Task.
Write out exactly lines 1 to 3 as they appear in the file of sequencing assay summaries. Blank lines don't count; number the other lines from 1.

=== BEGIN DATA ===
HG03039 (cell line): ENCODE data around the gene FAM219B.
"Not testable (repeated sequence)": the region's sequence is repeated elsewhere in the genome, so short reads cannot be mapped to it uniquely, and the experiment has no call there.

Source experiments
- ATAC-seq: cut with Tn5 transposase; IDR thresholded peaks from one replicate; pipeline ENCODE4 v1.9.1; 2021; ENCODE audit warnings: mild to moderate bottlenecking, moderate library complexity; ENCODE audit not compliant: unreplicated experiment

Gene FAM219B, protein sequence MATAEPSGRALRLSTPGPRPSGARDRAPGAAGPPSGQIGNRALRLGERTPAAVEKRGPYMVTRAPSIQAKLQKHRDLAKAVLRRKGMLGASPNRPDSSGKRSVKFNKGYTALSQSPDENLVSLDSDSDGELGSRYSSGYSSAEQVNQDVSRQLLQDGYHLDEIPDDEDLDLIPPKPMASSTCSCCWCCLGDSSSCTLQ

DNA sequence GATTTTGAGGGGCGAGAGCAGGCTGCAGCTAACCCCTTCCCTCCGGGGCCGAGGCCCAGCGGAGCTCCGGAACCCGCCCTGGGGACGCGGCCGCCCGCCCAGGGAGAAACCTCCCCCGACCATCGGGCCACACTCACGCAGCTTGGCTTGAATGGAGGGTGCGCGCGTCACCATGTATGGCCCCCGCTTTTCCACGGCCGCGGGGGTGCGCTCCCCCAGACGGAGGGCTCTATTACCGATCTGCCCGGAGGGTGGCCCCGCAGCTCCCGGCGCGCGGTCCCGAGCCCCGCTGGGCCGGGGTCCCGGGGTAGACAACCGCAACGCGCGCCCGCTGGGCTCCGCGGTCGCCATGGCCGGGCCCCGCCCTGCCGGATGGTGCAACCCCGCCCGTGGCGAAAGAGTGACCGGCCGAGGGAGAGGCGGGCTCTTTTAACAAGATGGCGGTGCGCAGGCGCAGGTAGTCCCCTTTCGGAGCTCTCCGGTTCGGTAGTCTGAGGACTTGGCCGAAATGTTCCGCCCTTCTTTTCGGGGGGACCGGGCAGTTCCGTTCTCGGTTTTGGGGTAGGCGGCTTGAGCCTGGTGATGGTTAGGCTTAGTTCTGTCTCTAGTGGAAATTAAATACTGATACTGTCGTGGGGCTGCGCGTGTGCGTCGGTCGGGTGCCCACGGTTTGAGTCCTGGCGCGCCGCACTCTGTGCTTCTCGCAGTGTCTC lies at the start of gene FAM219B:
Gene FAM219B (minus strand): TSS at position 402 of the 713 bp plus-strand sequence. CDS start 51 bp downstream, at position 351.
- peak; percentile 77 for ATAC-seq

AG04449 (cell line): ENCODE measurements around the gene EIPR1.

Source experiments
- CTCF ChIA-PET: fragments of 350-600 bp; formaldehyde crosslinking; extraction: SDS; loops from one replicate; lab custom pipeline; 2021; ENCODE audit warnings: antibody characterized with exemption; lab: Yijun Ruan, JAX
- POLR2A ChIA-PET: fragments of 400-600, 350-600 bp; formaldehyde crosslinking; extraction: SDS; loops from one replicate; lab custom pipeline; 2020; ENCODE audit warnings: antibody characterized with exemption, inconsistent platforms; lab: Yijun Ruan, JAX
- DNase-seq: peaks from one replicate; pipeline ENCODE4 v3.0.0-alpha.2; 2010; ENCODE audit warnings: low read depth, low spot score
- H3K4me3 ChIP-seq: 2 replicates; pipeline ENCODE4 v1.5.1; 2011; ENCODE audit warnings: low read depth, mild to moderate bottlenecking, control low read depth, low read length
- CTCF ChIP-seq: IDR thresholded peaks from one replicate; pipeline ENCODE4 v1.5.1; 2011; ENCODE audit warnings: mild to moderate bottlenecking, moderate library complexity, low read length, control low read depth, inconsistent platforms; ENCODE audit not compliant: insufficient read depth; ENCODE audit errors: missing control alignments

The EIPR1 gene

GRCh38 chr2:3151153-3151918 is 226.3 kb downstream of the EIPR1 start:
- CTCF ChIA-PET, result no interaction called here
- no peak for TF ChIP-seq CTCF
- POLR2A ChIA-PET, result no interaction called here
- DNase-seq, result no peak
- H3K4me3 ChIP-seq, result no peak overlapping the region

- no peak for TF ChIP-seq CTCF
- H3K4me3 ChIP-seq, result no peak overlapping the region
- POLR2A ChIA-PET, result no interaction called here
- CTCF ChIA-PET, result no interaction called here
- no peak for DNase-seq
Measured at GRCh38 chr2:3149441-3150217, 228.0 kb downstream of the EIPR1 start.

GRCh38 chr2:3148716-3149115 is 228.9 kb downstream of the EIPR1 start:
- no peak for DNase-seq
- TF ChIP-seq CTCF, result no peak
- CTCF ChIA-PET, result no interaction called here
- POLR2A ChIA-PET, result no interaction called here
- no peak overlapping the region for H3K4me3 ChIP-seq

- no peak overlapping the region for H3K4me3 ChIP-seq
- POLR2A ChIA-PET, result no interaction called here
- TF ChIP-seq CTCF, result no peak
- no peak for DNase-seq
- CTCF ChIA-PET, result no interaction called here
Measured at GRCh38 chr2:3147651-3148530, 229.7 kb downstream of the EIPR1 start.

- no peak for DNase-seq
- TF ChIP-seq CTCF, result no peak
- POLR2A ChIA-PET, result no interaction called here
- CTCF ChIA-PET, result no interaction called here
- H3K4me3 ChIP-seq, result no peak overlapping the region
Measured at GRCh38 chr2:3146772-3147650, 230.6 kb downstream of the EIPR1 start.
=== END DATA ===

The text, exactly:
HG03039 (cell line): ENCODE data around the gene FAM219B.
"Not testable (repeated sequence)": the region's sequence is repeated elsewhere in the genome, so short reads cannot be mapped to it uniquely, and the experiment has no call there.

Source experiments